View Full Version : BSR turntables


JoZmo
08-02-2002, 10:44 PM
I remember these turntables from the 60's/70's and I think I even had one.

My question is, are or were they any good?

I seem to remember them being part of the package deals you could get back then i.e. speakers, receiver, turntable etc.

I came across one today and would appreciate any info


Thanks

bully
08-02-2002, 11:35 PM
Hello again!
Yes, BSR had some good models. I believe most, if not all, BSR models were actually 'changers.' That is, they were record stackers. Not to say one couldn't play one record at a time.
I don't remember that they were ever considered more than adequate.
YMMV

pete

Moogfan
08-03-2002, 03:01 AM
BSR's were those "chug-chug" record players, right? The ones that chug when you change from 33/45/78 and chug when you pull the lever down to start an automatic cycle? Ubiquitous throughout the 70's, seems like they were *everywhere*.

If I'm thinking of the right brand, I'm not sure I'd even call them 'adequate' by 2002 standards. Unless you like a lot of chug-chug. :D

ProAc_Fan
08-04-2002, 09:07 AM
To be perfectly blunt all of the BSR TT's I've ever seen and heard basically "sucked" and weren't worth a second look. The prices for a BSR on ebay tend to reenforce this opinion too. There are so many better low to mid priced TT's available I never give a BSR a second glance.


Mike

Kmik51
07-28-2006, 12:12 PM
I have a pretty nice bsr turntable that I bought in the 80's. It has a linear tracking tone arm, but the best thing about it is the programability. The tone arm has a light sensor on it and the front panel has buttons numbered 1 thru 8. You can use the buttons to program it to play only the tracks you want and the sensor reads the gap between tracks to go to the proper track. I've never seen another inexpensive turntable with this feature.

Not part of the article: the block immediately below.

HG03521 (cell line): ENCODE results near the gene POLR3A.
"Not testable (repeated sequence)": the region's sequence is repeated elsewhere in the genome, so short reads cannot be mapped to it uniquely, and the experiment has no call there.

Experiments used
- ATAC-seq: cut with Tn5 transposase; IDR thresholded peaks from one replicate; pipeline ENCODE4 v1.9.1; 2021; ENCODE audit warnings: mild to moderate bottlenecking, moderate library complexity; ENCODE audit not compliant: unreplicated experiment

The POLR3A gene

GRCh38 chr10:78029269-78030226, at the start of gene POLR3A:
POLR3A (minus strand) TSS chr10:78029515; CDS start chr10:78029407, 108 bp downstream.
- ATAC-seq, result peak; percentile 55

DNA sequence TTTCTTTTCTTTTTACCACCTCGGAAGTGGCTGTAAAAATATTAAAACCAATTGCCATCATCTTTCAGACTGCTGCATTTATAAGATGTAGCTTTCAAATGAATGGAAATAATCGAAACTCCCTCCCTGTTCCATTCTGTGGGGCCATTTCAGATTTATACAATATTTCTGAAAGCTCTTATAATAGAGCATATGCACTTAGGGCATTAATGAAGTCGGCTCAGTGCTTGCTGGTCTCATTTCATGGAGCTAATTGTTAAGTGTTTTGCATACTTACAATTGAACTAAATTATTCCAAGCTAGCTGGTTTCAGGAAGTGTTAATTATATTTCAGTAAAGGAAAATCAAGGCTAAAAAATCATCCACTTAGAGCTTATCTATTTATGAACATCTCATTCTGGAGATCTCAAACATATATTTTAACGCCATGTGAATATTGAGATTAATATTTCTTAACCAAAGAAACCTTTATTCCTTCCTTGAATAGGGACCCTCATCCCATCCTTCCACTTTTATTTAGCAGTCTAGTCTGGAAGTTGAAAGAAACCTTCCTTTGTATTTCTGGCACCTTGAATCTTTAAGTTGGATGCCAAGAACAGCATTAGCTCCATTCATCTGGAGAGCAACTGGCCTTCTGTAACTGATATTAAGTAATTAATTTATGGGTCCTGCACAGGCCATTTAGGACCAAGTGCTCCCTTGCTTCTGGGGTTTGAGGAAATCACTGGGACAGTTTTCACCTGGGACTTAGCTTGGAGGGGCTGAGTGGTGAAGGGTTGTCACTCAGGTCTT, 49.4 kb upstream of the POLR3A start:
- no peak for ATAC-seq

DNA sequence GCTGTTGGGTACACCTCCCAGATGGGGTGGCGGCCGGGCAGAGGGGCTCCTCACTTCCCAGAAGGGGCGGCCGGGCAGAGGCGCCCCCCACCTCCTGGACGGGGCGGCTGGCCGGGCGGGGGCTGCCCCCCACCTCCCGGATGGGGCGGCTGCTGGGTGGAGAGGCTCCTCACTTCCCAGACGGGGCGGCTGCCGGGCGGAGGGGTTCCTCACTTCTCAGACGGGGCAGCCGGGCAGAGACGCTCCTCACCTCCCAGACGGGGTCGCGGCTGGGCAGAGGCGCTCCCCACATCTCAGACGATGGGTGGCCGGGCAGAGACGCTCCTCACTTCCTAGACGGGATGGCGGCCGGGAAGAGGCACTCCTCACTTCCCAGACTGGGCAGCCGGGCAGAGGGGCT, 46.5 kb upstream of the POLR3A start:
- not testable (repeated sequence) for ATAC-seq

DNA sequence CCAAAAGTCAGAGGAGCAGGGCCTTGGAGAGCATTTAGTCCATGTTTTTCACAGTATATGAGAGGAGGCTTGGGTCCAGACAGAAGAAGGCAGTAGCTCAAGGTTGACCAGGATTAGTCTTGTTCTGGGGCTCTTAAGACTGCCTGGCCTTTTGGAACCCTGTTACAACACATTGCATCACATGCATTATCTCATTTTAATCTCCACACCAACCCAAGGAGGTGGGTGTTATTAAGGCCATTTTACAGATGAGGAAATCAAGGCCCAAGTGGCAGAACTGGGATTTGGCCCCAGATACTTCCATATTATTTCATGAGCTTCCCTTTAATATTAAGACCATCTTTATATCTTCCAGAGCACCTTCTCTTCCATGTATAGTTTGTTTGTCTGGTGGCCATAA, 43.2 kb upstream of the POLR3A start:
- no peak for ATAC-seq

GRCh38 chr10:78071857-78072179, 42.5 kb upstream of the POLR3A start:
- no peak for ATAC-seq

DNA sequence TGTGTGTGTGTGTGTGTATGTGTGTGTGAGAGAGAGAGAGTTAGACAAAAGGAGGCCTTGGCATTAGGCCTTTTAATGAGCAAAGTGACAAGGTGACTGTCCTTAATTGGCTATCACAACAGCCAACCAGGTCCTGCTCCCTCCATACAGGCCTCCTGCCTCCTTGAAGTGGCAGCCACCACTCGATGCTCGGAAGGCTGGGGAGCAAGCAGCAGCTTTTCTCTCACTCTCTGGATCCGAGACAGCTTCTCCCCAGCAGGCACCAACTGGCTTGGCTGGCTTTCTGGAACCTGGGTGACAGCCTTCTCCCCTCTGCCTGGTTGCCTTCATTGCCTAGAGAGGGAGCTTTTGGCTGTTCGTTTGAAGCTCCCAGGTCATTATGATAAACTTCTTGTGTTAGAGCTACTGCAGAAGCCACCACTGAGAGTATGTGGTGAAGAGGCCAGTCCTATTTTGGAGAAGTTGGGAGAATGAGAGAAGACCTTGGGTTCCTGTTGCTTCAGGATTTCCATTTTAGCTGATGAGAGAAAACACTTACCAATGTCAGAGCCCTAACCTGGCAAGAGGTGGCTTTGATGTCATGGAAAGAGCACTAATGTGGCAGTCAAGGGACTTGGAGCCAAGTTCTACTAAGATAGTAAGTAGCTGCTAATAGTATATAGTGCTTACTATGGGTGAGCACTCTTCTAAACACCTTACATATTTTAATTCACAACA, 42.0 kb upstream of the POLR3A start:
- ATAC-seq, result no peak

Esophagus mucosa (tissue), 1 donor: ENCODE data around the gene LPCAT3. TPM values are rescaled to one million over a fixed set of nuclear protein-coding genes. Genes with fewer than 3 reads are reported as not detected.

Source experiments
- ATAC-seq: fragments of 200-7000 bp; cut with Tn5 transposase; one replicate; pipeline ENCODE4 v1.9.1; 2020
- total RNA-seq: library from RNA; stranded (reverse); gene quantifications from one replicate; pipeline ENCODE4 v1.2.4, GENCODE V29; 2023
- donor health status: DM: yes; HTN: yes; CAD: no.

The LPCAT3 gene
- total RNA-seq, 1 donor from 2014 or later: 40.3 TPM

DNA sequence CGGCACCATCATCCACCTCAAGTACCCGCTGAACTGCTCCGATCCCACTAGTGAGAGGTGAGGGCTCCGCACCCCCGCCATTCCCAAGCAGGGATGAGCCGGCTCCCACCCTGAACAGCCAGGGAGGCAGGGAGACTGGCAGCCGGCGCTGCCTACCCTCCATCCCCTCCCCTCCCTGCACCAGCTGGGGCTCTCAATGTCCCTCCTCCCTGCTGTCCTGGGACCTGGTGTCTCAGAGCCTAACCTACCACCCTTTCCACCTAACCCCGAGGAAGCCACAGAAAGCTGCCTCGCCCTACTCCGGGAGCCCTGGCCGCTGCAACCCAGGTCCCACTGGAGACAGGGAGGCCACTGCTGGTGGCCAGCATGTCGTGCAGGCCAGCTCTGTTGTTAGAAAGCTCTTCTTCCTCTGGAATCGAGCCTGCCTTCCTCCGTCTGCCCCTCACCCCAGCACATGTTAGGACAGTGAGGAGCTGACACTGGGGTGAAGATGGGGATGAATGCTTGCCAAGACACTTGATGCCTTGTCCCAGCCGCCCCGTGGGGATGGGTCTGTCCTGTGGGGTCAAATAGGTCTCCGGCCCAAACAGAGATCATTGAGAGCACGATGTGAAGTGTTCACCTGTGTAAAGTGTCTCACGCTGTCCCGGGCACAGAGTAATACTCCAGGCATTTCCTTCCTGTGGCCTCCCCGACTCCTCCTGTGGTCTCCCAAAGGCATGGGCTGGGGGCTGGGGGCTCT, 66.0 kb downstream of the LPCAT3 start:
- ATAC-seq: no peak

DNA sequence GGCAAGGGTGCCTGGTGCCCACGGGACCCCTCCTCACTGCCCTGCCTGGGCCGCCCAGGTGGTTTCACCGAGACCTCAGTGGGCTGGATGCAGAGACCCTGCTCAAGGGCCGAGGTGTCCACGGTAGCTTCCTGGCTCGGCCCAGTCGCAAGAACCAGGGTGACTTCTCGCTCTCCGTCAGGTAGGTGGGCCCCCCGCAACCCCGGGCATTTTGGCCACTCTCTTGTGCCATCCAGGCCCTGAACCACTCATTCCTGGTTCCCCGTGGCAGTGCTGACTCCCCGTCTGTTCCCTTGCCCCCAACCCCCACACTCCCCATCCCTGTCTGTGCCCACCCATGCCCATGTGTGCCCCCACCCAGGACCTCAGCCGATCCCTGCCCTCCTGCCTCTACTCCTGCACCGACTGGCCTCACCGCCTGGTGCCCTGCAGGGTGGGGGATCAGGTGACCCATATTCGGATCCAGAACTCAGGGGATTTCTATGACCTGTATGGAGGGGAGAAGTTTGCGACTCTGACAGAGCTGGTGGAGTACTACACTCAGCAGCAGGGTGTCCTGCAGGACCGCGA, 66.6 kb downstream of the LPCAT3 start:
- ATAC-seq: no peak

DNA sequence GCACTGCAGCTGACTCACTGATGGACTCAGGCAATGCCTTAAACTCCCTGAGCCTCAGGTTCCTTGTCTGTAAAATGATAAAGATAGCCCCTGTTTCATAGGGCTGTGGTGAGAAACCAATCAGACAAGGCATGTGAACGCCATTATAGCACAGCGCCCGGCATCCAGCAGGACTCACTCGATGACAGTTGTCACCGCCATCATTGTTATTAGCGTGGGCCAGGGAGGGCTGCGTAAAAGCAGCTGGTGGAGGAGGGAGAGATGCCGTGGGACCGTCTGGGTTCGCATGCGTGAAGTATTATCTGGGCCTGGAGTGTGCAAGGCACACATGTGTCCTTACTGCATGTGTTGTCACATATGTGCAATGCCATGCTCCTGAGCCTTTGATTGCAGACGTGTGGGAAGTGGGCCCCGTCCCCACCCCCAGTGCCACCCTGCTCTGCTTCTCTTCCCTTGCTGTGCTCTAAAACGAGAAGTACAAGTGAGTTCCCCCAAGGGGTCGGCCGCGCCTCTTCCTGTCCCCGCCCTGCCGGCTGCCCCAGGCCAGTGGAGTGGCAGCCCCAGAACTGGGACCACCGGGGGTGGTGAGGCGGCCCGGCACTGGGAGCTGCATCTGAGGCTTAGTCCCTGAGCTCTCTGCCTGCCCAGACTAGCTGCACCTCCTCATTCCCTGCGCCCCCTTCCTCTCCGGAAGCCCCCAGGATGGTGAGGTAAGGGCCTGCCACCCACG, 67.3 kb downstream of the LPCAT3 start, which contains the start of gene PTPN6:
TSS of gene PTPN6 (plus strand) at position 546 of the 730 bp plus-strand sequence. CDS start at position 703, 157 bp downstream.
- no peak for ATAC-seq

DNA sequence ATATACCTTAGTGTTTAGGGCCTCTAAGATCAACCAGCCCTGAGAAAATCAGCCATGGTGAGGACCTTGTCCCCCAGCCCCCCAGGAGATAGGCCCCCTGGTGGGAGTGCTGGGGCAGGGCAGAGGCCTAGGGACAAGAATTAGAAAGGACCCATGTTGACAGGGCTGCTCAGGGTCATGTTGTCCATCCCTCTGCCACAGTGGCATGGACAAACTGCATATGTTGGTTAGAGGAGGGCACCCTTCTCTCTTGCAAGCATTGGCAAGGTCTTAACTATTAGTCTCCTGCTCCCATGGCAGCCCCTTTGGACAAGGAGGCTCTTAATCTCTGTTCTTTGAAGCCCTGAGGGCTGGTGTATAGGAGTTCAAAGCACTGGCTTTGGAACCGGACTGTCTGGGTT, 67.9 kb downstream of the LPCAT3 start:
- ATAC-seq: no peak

Aage
07-28-2006, 12:52 PM
BSR was always "leader price point", low end stuff. Built to a price point, they never contended in the quality market, but in reality they stood up pretty well compared to Garrard or even Dual.

As did most leader price point models in just about any commodity there were gazillions sold, so while they weren't sexy, they probably made more money than either of the makes I mentioned above. So while we may turn up our nose at them, we probably all have had a lot of good fun to the sound we listened to them produce at one time or another...

OTOH, I still say that BSR stood for "Bloody Strong Rumble". :)

Paul C
07-28-2006, 01:02 PM
You could pull that long spindle and insert a regular short spindle, using the BSR like a regular turntable.

"Consumer" grade, that was all. They were OK, just that.

Holst
07-28-2006, 01:24 PM
So while we may turn up our nose at them, we probably all have had a lot of good fun to the sound we listened to them produce at one time or another...



Yep, I turned my nose up at them, but then I had a girlfriend who had one, I stuck a M91 ED in it and it sounded pretty darn good. I think a big knock against them was that they were not only built to a price point, they didn't target the high end user. On the other hand they could always be found in the Heathkit cat. So they were bought by people who knew what they were doing.

Celt
07-28-2006, 01:48 PM
Not all models were bad. And to make a correction, they DID offer a few belt-driven manuals with gimbal type arms.

Fred Longworth
07-29-2006, 01:41 AM
Though cheaply made, the standard BSR mechanism was and is capable of fairly good operation when tweaked.

Use OIL not grease on the journal bearing portion of the main platter bearing. Pay special attention to the lateral freedom of movement of the tonearm. There are some items which get gummed up right at the base of the arm where it pivots horizontally.